Professor Mukhija expanded his work in the two edited volumes on unpermitted second units into a new book, Remaking the American Dream: The Informal and Formal Transformation of Single-Family Housing Cities (MIT Press, 2022). He examines how the detached single-family home, which has long been the basic building block of most U.S. cities—not just suburbs—is changing in both the American psyche and the urban landscape. In defiance of long-held norms and standards, single-family housing is slowly but significantly transforming through incremental additions, unpermitted units, and gradual institutional reforms of once-rigid, local land use regulations. He argues that informal housing is vital in helping disadvantaged households access affordable housing and is not limited to immigrant communities from the Global South. Nonetheless, urban informality affects wealthy and less affluent families differently. Low-income and working-class residents, including immigrants, disproportionately bear the burdens of risky housing. The safe housing available on the formal market is unaffordable for the less fortunate, while affordable informal housing can often be dangerous.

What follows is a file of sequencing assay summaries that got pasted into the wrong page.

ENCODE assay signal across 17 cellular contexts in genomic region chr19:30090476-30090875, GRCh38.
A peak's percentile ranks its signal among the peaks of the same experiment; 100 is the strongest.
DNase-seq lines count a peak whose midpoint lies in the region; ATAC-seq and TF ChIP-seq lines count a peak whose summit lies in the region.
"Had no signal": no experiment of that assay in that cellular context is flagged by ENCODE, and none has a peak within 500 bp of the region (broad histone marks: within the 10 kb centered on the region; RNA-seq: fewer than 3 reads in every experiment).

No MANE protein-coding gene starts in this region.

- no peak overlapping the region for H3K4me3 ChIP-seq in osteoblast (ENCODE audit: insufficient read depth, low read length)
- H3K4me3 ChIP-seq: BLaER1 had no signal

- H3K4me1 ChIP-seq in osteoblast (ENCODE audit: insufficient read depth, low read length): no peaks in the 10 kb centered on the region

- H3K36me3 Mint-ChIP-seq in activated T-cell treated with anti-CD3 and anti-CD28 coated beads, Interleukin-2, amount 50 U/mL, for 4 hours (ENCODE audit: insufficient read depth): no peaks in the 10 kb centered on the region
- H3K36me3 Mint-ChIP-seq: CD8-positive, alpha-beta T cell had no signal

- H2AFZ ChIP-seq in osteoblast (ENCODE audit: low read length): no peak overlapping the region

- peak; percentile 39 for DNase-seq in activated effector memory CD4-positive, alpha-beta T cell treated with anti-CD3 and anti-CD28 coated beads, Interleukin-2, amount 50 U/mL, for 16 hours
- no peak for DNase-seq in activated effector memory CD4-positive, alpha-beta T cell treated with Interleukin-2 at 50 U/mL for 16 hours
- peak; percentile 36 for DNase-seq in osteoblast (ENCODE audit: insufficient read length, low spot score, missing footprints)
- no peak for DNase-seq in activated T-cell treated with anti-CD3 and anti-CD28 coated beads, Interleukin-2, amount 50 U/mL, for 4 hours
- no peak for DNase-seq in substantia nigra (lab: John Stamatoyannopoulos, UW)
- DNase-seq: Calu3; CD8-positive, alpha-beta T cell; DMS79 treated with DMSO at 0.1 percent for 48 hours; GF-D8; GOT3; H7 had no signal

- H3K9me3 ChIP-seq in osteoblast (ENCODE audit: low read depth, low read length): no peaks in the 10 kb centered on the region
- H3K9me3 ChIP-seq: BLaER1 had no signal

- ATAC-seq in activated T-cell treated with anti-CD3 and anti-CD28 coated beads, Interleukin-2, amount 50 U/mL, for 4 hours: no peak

Professor Mukhija trained as an urban planner (Ph.D., Massachusetts Institute of Technology), urban designer (MUD, University of Hong Kong), and architect (M.Arch., University of Texas, Austin, and B.Arch., the School of Planning and Architecture, New Delhi). He also has professional experience as an urban designer and physical planner in India, Hong Kong, and Kuwait, with new town design proposals and projects in India, China, and the Middle East. Before coming to UCLA, he worked as a post-doctoral researcher for the Fannie Mae Foundation in Washington, D.C., and developed neighborhood upgrading and renewal strategies for American cities. Some of his past projects have been funded by the Haynes Foundation, the California Policy Research Center, the Lincoln Institute of Land Policy, the United Nations Development Program (UNDP), and the World Bank.